The two men held up their arms in surrender, but were beaten by officers, the district attorney said. One of the men suffered a fractured eye socket, the other a broken nose.
Eight police officers in Louisiana were indicted on charges of excessive force for allegedly beating two men who had raised their arms in surrender when pulled over for seatbelt violations.
Caddo Parish District Attorney James Stewart announced Tuesday that each of the officers in Shreveport has been charged with one count of malfeasance in office in connection to the arrest in January.
The Jan. 24 incident began when an officer attempted to pull over driver Chico Bell and his passenger, Damon Robinson, for seatbelt violations as the two men were leaving a private home.
The men didn’t stop the vehicle, and a pursuit began, with video from a police car “showing that Bell threw several unknown objects from the window of his Chevrolet truck during the chase,” the district attorney wrote in a press release.
Dash-cam footage from a sheriff’s deputy’s vehicle shows what happened when the two men stopped their car, the district attorney said.
“Bell and Robinson raised their hands, and then stuck both hands up out of the windows of the truck, in an apparent attempt to surrender without resistance,” the release said.
But Shreveport officers pulled Bell from the truck through the driver’s window, according to the prosecutor, and “began striking, kicking, and tasing him.” Medical records show he suffered injuries, including a broken orbital plate, the release said.
Robinson was meanwhile “punched multiple times through the open truck window” by one Shreveport officer as his “hands were being held by other officers,” the district attorney said.
“SPD officers then took Robinson to the ground, where one officer apparently struck him in the face with a flashlight, despite Robinson’s hands being behind his back,” the release said. Robinson’s nose was broken “in several places” from the attack.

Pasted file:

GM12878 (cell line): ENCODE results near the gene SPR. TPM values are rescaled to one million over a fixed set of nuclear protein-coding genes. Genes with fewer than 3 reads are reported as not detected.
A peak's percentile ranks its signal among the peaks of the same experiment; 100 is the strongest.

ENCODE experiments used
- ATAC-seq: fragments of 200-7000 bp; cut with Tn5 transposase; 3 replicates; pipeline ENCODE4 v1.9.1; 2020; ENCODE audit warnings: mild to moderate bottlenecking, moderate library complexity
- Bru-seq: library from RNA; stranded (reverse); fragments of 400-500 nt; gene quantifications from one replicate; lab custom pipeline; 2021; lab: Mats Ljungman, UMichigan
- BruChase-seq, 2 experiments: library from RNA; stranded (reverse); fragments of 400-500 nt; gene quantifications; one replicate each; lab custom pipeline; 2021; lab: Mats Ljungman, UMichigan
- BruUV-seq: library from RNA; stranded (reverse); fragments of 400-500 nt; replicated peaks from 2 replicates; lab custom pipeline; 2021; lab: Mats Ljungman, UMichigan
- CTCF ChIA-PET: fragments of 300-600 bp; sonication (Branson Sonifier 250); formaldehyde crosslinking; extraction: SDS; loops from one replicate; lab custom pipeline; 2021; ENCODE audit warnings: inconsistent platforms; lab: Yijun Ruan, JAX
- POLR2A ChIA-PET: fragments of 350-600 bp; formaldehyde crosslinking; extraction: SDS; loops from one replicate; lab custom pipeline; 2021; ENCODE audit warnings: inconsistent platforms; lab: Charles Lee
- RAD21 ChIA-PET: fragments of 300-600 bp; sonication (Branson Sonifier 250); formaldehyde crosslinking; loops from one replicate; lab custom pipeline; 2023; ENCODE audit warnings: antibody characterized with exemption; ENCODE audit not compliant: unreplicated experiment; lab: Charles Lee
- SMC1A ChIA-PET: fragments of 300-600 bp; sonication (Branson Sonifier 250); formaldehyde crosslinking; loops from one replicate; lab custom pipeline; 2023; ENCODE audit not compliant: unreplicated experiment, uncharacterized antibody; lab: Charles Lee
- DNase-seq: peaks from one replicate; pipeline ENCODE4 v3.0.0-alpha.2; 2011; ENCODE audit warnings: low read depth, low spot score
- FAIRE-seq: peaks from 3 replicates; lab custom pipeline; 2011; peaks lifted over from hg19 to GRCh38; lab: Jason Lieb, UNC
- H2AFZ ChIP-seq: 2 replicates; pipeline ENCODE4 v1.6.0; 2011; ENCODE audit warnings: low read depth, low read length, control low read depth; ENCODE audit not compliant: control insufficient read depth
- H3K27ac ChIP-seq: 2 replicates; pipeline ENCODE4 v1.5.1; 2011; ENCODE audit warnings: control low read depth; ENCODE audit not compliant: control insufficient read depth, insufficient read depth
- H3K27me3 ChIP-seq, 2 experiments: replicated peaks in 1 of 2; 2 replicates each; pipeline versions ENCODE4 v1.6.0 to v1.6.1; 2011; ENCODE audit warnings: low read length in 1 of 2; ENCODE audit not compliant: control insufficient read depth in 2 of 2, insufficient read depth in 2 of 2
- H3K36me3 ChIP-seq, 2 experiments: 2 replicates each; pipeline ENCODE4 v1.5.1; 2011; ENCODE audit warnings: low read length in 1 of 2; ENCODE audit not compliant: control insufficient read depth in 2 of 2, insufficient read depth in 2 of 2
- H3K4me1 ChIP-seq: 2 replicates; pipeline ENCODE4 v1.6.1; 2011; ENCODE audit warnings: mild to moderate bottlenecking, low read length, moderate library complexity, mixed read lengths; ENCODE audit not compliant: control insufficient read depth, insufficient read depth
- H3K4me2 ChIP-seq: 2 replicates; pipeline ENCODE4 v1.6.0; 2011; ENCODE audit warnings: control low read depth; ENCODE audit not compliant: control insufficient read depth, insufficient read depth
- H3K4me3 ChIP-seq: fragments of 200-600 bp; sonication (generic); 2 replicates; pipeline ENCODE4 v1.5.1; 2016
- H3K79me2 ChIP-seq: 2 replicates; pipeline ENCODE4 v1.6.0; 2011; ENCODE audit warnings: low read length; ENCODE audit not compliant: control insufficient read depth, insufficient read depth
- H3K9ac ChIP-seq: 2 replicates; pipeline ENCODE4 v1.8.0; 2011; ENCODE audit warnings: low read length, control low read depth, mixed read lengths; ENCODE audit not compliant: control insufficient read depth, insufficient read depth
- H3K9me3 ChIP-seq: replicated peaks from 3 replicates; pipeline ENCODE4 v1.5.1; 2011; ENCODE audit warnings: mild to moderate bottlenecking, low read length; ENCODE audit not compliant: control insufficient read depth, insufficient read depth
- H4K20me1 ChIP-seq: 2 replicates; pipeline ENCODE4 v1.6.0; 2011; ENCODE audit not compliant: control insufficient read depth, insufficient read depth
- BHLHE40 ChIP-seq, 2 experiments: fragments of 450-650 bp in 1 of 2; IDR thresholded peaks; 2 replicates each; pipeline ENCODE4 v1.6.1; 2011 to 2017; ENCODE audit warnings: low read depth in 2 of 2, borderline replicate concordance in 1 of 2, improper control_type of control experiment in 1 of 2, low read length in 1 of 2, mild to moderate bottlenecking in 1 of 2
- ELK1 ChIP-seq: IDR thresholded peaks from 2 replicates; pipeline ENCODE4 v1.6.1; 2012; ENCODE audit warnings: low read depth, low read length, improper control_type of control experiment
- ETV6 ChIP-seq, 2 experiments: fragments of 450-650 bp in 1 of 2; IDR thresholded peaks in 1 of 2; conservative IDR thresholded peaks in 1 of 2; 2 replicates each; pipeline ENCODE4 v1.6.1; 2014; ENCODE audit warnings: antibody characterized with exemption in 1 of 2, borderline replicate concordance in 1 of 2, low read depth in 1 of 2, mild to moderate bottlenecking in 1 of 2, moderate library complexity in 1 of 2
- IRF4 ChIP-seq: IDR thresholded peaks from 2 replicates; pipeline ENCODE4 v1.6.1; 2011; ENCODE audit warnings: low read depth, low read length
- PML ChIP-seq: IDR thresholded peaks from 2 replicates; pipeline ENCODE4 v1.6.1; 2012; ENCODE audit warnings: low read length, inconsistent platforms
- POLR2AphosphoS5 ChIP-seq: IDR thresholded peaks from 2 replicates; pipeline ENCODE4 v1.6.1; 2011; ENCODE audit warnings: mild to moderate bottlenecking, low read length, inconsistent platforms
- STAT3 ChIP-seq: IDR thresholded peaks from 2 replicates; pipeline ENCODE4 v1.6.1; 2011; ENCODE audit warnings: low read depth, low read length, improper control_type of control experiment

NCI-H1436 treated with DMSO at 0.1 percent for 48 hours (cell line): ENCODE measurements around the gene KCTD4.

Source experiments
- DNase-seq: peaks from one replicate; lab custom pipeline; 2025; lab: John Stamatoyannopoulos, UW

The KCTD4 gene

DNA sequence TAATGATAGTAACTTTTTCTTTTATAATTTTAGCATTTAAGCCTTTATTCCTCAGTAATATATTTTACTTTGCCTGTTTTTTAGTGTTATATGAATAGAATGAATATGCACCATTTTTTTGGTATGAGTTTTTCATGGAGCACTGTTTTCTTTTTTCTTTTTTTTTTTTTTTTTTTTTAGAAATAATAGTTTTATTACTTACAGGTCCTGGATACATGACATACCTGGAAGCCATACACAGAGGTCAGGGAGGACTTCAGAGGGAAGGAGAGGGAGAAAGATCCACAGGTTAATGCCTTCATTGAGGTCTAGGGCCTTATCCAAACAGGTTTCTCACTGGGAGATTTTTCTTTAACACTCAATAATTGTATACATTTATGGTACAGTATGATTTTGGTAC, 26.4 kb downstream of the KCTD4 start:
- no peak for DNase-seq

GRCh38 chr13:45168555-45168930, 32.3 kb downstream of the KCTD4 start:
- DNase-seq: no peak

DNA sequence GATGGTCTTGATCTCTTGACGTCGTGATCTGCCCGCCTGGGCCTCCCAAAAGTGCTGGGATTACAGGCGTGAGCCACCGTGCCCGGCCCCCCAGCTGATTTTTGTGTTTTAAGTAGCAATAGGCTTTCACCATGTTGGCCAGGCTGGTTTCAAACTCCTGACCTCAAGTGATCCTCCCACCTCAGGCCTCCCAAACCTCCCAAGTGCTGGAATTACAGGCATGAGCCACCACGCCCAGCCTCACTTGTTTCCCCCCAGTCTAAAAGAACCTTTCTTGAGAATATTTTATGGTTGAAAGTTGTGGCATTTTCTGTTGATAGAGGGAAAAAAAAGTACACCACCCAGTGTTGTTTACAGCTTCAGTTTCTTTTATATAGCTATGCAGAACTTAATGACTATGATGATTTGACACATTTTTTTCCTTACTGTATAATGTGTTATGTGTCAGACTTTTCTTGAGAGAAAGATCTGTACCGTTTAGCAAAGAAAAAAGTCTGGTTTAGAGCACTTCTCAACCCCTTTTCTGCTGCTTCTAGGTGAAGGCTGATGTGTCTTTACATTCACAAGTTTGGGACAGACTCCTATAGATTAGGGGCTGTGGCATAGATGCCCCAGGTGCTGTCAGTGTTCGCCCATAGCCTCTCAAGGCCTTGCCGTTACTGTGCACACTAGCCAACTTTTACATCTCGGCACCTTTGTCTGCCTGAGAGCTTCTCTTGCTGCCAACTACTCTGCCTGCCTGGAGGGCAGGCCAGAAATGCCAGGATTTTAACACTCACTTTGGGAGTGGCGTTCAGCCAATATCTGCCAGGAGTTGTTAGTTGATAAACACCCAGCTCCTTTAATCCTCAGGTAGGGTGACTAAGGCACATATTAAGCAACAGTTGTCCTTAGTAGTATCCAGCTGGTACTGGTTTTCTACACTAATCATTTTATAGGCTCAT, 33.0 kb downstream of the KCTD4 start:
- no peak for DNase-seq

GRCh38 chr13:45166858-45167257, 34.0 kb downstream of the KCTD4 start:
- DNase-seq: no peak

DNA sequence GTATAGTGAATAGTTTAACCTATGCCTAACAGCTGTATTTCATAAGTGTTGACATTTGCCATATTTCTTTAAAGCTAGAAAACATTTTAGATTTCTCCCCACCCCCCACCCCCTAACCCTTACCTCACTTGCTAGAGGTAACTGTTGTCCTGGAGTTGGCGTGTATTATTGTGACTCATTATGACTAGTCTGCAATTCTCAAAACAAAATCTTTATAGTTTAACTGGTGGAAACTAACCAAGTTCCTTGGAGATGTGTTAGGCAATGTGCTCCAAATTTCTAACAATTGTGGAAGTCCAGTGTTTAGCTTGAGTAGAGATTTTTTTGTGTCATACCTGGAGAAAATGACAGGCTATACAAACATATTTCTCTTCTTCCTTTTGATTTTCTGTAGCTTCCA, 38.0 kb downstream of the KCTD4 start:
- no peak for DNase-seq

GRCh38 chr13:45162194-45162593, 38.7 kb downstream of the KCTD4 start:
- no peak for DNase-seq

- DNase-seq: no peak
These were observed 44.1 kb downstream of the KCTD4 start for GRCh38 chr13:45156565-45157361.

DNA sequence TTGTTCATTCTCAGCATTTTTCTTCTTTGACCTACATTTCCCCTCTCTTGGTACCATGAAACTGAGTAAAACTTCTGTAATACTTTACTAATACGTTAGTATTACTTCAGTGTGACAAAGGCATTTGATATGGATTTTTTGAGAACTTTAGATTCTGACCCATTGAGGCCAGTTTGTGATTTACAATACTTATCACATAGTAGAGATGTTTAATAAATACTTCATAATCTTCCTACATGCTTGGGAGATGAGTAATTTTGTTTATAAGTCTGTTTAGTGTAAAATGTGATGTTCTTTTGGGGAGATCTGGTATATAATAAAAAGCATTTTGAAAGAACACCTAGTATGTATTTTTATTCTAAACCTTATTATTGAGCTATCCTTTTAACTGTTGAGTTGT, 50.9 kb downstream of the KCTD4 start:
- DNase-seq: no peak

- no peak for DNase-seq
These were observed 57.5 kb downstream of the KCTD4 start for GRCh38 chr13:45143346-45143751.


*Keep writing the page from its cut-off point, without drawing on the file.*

A sheriff’s deputy at the scene said the violence occurred even though Robinson’s was compliant during the arrest, which police body- and dash-cam footage verified, the district attorney said.
The indicted officers are: Aaron Jaudon, D’Andre Jackson, Mark Ordoyne, William Isenhour, Christopher McConnell, Brandon Walker, Treveion Brooks, and David Francis.
Christopher McConnell was fired on May 8, Mark Ordoyne resigned on June 17, and the other six officers were placed on leave, Angie Willhite, a public information officer with the Shreveport PD, told NBC News in an email on Wednesday.
The city’s police chief, Ben Raymond, said in a statement to NBC News that he launched an investigation on the day of the arrest.
“All parties are innocent until proven guilty and in order to preserve the officers rights to due process I will not make any further comments at this time,” the chief said.
In response to the charges, Shreveport Mayor Adrian Perkins told NBC affiliate KTAL that he is working toward police reform.
“The nation is going through a reckoning because, in the past, officers were too infrequently held accountable for bad policing,” Perkins said in a statement. “While it isn’t pretty, this is the change citizens are demanding.”
Stewart said police recovered “very small amounts of ecstasy, cocaine and a stolen gun” that were thrown from the window of the car during the chase. Bell was arrested for possession of controlled substances, obstruction of justice, cyberstalking, and a fugitive matter, and Robinson for resisting an officer. The district attorney dismissed all charges against the two men because of the alleged excessive force used.
An attorney representing three of the eight officers — Brooks, Jackson and Isenhour — said he believes his clients will be exonerated in court.
“We’re very disappointed in the indictment. These officers were doing their job that day,” lawyer Dhu Thompson said, according to KTAL, “It appears from the early evidence, of course we’re still gathering facts and investigating it, but these individuals chose to run from the police, endangering themselves, the officers and society.”
It was not immediately clear who is representing the other five officers.